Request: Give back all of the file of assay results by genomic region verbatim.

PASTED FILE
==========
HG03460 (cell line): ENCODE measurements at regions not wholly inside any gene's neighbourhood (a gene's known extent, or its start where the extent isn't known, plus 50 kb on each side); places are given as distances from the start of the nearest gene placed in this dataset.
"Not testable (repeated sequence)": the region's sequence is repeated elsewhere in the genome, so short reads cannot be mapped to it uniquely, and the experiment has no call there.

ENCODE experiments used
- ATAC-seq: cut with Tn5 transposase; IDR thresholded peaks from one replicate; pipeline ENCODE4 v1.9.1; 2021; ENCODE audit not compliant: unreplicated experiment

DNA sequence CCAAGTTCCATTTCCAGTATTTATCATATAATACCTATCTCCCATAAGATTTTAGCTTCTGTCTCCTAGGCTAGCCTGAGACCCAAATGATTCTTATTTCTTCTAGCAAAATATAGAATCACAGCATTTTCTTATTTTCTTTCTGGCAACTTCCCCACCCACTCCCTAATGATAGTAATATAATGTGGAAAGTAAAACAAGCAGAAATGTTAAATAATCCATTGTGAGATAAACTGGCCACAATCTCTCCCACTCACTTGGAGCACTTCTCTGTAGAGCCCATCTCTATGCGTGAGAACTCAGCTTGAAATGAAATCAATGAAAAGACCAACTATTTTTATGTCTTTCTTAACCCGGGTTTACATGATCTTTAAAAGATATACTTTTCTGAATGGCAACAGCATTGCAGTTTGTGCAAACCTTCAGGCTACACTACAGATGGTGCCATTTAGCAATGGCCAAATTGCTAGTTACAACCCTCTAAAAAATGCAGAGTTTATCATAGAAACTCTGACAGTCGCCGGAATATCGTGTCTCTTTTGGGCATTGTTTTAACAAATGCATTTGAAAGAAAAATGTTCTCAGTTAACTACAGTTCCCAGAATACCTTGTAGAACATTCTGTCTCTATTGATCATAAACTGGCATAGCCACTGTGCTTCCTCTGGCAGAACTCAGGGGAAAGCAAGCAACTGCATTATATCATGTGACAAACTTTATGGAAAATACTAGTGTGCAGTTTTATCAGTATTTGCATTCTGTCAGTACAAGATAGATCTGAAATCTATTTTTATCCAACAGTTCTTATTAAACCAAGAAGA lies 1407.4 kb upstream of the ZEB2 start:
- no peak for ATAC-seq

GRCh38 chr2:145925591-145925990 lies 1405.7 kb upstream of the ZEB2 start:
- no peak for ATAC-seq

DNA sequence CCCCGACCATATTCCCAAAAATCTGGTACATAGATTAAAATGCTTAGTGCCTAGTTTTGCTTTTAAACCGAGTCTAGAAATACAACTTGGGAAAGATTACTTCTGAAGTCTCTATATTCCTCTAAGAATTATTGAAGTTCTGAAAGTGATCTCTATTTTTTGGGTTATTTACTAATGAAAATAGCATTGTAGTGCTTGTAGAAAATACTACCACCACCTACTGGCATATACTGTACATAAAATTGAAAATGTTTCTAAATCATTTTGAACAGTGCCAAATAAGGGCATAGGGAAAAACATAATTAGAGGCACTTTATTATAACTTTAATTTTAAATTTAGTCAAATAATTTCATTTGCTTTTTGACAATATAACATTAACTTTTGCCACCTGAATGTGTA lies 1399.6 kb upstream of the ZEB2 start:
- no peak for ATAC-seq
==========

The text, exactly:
HG03460 (cell line): ENCODE measurements at regions not wholly inside any gene's neighbourhood (a gene's known extent, or its start where the extent isn't known, plus 50 kb on each side); places are given as distances from the start of the nearest gene placed in this dataset.
"Not testable (repeated sequence)": the region's sequence is repeated elsewhere in the genome, so short reads cannot be mapped to it uniquely, and the experiment has no call there.

ENCODE experiments used
- ATAC-seq: cut with Tn5 transposase; IDR thresholded peaks from one replicate; pipeline ENCODE4 v1.9.1; 2021; ENCODE audit not compliant: unreplicated experiment

DNA sequence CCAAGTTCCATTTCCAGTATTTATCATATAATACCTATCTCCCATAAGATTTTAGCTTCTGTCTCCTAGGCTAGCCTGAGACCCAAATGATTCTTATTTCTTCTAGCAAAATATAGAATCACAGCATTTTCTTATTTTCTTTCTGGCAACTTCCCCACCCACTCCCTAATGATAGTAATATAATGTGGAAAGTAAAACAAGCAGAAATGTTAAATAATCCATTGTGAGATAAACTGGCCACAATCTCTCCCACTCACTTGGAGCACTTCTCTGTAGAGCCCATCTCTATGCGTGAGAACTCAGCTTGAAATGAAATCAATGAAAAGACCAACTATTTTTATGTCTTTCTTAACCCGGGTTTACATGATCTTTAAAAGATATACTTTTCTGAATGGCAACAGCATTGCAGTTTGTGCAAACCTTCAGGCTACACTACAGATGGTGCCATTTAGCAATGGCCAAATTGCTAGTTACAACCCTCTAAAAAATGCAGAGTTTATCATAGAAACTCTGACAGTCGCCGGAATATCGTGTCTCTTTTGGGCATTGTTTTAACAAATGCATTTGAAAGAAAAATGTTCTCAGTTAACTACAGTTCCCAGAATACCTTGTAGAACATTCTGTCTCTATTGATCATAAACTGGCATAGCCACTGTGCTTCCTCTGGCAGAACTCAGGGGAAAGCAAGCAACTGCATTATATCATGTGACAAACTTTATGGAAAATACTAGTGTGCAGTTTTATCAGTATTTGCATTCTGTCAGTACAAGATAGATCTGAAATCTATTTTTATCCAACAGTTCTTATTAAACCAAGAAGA lies 1407.4 kb upstream of the ZEB2 start:
- no peak for ATAC-seq

GRCh38 chr2:145925591-145925990 lies 1405.7 kb upstream of the ZEB2 start:
- no peak for ATAC-seq

DNA sequence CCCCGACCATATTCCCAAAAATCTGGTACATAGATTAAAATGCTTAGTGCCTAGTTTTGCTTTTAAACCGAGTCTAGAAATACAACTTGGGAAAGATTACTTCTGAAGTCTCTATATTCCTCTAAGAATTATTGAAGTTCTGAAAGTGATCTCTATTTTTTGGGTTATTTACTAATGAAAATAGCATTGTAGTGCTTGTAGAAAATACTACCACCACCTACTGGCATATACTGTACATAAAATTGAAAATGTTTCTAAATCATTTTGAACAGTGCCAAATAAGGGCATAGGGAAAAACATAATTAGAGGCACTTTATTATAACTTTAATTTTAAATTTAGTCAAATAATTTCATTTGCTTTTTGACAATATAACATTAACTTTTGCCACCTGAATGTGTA lies 1399.6 kb upstream of the ZEB2 start:
- no peak for ATAC-seq